Like most designed landscapes, the entry garden for the Landscape Architecture Facility at Mississippi State University began with a plan. Specifically, this one:
Most of the plants did well and adapted to the sticky clay soils and persistent summer droughts. Drip irrigation was provided for the first year and then removed. Organic mulch was added periodically and the mineral soils developed a nice thick organic layer. Other than for establishment, no supplemental watering, fertilizing, or pesticides have been used. The perennials blossomed and established a quick cover within a year's time:
The trees and woody shrubs took time to grow and changes were already happening in the herbaceous layer. Some plants died out from drought or accidental weeding while others were planted to replace them. Volunteer herbaceous plants came in from local sources-- including native strawberries, evening primrose, and asters. Volunteers can spread rapidly and take advantage of late winter seasons where there is little competition. The evening primrose gave quite a display such as this:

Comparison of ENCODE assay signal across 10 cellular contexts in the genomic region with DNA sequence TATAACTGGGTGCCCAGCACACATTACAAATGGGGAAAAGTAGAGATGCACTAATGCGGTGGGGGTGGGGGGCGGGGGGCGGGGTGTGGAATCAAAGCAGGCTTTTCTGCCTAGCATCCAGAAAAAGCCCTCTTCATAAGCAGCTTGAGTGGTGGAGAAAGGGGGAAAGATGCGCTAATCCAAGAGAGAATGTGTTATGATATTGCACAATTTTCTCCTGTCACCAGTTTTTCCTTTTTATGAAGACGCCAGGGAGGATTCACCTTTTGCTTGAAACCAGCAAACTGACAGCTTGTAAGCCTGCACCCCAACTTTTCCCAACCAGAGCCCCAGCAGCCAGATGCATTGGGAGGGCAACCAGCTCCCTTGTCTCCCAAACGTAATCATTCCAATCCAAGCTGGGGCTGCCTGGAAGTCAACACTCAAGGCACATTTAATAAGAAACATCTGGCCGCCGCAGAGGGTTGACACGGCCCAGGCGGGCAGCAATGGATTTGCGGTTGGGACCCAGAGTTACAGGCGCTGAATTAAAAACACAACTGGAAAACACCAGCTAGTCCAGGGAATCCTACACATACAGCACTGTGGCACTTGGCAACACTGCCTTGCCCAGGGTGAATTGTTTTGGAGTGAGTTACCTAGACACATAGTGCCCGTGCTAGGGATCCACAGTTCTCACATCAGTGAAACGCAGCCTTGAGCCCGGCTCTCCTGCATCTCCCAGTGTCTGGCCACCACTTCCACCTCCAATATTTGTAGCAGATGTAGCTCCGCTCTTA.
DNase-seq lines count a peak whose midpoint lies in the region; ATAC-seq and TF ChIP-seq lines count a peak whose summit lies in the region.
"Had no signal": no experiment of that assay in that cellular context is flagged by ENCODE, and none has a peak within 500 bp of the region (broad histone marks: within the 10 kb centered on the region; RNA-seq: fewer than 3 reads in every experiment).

The garden today, 12 years later after install and shown above, has settled into a comfortable, more stable, plant community. Stable in the sense that vegetative changes will and are allowed to happen but there are no large wholesale changes to the landscape. The student managers allow plants to come in if they fit into the garden niche and offer a role through flowering or by providing other benefits. Plants that grow too large, or competitive, or are not suited-- are pulled out. Gardens are partnerships between the landscape and the people that care for them. By understanding the vegetative trajectories, or seres of a garden; and by allowing complementary plants to enter into that system from birds or wind; the garden co-evolves into a community of plants that exceeds the vision of the original designers or managers. Land managers--gardeners-- are really vegetative artists and allow the colors of plants to wash into the painting/plantings. We need to recognize that gardens are temporal and that all living things change. By listening to the land and allowing living things (plants and animals) to breathe and exist within the garden structure, the landscape renews itself. Gardens should, and need to be-- dynamic, instead of a static system.